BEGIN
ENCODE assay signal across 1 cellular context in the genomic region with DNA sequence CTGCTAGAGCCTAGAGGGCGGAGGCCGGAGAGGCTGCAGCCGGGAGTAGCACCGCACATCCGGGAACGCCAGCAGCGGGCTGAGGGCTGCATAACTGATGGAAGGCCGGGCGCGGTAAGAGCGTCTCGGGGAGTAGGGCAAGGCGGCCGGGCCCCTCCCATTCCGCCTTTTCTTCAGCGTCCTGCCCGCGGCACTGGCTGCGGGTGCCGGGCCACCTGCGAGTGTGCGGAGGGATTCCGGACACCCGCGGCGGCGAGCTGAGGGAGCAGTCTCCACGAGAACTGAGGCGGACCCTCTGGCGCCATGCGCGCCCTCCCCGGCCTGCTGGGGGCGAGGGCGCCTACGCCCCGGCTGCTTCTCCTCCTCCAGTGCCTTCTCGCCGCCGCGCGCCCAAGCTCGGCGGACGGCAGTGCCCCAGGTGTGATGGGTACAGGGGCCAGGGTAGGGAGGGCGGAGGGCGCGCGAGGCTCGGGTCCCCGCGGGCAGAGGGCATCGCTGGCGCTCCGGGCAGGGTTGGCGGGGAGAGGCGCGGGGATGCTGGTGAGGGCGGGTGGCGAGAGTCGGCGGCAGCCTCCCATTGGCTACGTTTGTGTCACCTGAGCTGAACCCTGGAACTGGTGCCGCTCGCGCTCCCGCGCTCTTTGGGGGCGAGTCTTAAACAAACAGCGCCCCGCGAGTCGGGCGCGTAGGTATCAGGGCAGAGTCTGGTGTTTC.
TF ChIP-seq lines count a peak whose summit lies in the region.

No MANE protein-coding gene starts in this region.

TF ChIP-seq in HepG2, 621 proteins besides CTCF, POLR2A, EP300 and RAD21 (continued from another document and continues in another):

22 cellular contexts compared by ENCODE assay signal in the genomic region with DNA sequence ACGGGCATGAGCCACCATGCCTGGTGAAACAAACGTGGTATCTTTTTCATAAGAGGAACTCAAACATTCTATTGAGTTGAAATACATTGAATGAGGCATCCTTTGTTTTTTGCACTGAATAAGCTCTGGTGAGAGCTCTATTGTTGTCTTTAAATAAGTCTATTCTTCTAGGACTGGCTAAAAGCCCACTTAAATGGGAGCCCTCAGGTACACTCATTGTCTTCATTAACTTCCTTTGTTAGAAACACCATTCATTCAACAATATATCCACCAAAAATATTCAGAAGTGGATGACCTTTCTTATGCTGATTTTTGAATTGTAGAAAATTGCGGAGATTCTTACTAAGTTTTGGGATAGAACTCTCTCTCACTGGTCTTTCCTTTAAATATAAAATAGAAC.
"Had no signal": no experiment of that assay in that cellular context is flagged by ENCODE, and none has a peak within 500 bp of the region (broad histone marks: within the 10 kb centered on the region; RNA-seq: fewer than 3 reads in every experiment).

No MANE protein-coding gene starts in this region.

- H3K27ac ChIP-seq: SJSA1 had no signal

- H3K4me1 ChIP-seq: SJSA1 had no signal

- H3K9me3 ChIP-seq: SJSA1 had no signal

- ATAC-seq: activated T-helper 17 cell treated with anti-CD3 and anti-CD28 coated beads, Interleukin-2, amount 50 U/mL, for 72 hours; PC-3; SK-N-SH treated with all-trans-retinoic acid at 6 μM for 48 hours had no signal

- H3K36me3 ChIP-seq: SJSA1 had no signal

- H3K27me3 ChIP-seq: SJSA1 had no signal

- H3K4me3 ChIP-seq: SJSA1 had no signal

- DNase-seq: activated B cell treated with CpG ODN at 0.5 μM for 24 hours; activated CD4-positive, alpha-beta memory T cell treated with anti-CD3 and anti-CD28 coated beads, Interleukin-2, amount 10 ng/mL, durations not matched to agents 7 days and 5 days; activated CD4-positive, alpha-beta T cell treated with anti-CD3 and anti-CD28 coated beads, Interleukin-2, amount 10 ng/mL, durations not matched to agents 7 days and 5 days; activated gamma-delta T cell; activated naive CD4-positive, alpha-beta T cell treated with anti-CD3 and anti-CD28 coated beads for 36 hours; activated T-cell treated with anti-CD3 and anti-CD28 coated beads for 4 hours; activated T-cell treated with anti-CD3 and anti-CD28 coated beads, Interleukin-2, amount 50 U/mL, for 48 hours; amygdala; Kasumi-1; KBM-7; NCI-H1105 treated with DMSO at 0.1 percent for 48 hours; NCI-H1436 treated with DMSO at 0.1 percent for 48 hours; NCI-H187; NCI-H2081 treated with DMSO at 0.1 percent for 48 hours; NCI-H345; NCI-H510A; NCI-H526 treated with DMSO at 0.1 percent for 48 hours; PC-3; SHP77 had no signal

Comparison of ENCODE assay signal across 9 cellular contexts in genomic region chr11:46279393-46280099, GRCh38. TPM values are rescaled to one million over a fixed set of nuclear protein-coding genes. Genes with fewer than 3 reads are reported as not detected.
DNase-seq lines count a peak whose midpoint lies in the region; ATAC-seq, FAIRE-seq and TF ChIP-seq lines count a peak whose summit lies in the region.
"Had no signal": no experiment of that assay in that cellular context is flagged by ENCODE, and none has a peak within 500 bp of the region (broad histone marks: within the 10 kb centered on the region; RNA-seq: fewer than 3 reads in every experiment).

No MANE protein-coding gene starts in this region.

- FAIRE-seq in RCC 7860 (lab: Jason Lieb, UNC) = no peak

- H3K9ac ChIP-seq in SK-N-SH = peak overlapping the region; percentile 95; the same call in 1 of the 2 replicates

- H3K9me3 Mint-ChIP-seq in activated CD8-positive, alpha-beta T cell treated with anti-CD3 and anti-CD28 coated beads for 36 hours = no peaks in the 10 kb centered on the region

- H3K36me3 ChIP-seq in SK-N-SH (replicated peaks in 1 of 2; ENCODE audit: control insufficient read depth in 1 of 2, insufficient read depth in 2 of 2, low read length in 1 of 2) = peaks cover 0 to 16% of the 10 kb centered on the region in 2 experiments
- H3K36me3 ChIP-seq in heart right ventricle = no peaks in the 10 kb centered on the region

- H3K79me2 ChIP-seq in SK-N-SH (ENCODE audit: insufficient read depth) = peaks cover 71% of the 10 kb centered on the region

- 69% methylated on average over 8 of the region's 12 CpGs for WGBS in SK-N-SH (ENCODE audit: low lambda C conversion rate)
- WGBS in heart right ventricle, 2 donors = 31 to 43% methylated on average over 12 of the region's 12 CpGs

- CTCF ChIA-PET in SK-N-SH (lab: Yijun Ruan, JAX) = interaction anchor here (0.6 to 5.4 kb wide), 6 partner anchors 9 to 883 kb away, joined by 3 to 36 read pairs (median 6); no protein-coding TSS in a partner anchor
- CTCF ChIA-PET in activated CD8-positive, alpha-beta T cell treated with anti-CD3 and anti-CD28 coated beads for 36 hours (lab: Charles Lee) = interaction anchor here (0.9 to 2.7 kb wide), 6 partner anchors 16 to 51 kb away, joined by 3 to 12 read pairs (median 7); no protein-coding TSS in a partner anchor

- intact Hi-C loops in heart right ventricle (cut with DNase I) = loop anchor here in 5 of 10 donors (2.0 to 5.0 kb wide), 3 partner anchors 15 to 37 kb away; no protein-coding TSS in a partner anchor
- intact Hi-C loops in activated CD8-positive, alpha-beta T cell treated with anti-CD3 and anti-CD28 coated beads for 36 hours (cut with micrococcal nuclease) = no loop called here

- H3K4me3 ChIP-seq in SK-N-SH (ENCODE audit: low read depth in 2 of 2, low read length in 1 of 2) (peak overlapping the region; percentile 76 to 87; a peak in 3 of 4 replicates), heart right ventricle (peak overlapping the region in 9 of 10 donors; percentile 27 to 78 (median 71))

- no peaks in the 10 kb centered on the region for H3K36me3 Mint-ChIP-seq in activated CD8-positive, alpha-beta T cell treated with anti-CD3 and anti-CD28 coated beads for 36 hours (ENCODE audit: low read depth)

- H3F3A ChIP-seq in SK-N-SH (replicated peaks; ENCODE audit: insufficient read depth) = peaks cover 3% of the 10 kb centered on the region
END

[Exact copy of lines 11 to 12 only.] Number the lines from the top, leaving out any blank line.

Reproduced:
- ATAC-seq: activated T-helper 17 cell treated with anti-CD3 and anti-CD28 coated beads, Interleukin-2, amount 50 U/mL, for 72 hours; PC-3; SK-N-SH treated with all-trans-retinoic acid at 6 μM for 48 hours had no signal

- H3K36me3 ChIP-seq: SJSA1 had no signal